Re: [tied] Saupe < Å¾upan (Re: SchÃ¶ffe I)
- On Wed, 2011-04-06 at 06:20 -0700, Rick McCallister wrote:
> --- In firstname.lastname@example.org, "t0lgsoo1" <guestuser.0x9357@...>I don't think that it's needed to explain the last two, which in my
> > At least in modern German: High German -eu-/-äu- = South German
> > -ei-/-ai- (e.g. Feuer, Häuser, Streu, neu, Leute, teuer, heuer
> > v. Feier, Heiser (cf. Sennheiser), Strei (cf. Streisand), nei,
> > Leit, teier, heier...)
> ***R OK, that explains in part the US Midwestern pattern of
> bastardization of German names in which <eu> is /ay/, <oe> is /ey/,
> <ue> is /iy/
experience are the most common: since English doesn't have the rounded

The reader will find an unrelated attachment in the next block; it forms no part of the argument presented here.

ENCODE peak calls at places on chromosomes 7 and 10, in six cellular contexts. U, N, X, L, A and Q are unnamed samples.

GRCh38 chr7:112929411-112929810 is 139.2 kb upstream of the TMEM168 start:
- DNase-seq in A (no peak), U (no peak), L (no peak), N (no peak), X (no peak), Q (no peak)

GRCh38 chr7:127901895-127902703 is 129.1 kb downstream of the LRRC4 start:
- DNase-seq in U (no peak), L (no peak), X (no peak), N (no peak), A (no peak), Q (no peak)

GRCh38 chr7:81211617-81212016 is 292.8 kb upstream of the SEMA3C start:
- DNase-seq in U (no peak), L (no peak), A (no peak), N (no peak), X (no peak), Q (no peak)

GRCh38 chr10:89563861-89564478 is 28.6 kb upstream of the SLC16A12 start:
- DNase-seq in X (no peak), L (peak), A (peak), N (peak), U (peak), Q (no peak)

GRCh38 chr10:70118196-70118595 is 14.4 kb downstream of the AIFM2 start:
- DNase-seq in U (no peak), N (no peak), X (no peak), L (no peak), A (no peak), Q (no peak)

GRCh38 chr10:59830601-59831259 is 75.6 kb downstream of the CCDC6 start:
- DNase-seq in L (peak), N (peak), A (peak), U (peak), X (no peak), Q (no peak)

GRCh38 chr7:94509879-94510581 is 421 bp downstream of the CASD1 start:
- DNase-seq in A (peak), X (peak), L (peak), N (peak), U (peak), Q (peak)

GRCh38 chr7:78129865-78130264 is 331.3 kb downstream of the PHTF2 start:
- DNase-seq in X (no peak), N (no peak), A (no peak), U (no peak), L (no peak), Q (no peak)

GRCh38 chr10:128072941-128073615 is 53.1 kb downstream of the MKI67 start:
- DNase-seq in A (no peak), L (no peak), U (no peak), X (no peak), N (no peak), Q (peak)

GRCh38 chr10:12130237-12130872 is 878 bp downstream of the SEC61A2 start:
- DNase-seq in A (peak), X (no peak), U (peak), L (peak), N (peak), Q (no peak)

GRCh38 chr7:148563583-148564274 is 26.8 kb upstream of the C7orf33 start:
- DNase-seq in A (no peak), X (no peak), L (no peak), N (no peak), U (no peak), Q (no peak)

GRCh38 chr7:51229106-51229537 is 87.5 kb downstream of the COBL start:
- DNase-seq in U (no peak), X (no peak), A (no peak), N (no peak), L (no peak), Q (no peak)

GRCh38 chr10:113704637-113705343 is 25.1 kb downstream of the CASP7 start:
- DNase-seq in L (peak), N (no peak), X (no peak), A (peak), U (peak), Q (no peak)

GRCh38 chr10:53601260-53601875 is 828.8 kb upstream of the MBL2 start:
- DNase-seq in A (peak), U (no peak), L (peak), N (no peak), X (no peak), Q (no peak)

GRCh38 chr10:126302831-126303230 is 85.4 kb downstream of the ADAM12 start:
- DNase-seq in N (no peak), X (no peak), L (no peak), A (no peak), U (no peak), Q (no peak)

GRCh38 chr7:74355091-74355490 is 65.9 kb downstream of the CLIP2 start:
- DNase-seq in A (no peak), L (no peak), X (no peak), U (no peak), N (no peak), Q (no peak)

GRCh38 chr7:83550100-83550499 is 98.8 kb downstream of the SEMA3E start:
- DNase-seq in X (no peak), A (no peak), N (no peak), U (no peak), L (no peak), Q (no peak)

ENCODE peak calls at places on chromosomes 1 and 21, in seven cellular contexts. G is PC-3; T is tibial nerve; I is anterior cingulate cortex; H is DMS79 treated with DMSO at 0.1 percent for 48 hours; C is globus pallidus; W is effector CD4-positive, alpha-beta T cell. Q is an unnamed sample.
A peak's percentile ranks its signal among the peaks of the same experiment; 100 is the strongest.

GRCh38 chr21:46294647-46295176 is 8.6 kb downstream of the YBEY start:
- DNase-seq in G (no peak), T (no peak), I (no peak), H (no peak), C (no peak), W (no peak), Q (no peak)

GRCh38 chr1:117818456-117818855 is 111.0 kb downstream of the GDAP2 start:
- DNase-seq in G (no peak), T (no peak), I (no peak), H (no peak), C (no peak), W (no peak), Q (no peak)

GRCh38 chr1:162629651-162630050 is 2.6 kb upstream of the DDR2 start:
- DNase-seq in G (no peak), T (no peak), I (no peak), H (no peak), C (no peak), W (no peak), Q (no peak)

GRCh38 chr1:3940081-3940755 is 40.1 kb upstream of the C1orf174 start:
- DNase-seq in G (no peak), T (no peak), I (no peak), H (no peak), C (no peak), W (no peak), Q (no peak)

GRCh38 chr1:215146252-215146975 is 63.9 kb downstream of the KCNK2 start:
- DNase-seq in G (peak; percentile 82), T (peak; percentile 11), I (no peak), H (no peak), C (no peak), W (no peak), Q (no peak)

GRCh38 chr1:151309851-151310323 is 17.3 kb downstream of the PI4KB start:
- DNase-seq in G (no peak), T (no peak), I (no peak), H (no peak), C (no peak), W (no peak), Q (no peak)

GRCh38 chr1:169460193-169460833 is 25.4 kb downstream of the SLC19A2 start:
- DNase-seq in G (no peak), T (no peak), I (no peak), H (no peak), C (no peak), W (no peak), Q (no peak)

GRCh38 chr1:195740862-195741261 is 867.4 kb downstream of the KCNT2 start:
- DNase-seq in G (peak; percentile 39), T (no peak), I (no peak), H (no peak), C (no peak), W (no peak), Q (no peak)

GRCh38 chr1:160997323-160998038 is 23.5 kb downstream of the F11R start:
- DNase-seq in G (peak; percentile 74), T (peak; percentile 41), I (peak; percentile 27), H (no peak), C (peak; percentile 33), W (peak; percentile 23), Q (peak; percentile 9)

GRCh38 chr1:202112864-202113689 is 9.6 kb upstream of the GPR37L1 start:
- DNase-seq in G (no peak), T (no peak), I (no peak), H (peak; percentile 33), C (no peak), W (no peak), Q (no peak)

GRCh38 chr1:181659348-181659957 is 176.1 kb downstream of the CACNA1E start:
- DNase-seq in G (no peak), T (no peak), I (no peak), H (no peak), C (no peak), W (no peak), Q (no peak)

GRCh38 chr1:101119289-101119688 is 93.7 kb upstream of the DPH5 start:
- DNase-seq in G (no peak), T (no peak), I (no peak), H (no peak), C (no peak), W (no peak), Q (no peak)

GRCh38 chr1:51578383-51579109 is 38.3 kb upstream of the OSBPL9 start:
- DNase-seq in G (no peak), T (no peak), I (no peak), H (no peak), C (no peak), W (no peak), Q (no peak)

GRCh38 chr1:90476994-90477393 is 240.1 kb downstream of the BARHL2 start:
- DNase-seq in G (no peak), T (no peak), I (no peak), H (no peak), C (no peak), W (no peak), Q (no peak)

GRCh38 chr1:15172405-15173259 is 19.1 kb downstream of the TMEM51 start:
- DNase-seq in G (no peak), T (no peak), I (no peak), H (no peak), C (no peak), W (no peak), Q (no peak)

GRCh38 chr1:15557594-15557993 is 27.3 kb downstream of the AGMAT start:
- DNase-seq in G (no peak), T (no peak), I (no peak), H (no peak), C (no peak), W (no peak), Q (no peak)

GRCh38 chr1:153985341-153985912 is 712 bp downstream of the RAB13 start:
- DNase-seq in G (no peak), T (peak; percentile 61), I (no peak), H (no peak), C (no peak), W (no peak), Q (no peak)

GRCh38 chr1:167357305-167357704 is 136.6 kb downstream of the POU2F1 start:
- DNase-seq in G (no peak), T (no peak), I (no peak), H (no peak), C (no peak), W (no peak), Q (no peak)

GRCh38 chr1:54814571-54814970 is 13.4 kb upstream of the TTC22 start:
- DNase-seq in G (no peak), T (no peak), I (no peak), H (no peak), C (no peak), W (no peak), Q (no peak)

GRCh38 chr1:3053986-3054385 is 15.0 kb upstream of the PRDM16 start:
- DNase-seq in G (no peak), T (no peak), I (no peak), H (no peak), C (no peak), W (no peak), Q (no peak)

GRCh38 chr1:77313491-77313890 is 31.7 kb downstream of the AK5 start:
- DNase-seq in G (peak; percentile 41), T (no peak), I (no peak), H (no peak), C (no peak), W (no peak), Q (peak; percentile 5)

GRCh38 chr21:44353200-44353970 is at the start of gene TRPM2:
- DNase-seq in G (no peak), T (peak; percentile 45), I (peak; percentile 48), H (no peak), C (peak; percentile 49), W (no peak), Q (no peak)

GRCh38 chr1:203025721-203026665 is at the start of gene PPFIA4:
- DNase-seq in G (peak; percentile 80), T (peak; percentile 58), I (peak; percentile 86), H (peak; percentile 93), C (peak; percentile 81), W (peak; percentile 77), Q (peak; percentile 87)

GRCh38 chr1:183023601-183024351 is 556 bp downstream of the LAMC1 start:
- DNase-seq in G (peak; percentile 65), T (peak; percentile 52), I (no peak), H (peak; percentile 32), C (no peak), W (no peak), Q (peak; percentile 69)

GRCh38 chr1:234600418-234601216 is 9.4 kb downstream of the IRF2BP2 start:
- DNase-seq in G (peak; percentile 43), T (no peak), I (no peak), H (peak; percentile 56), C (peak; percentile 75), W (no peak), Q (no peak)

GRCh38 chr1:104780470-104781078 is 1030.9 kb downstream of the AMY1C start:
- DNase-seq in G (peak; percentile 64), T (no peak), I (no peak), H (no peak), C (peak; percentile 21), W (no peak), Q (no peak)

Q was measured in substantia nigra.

front vowels, they simply get unrounded. Other pronunciations are
- --- In email@example.com, "Tavi" <oalexandre@...> wrote:
>Vaan] is cavea
> Another Latin word incorrectly etymologized by Lubotsky's pupil [De
> 'cage', which he links to cavus 'hollow' following Varro.A borrowing from Etruscan seems likely.
> However, I'dwooden
> prefer a "pars pro toto" etymology from a root 'stick' found in:
> Kartvelian *k'ap'- 'stick; pole, post'
> IE *g^obh- 'stick, branch' (Baltic, Germanic)
> IE *ghabh-Vl- 'fork, branch' (Celtic, Germanic)
> Altaic *kabari 'oar'
> Sanskrit kú:bara-, kú:bari: 'the pole of a carriage or the
> frame to which the yoke is fixed', Greek kuberná:o 'to control, toClearly we've got here a bare root with a suffix.
> direct, to govern'
Actually, this is a good example for those who asked me for "evidence",
although it has been conveniently ignored. Also notice IE
reconstructions are given in the traditional notation.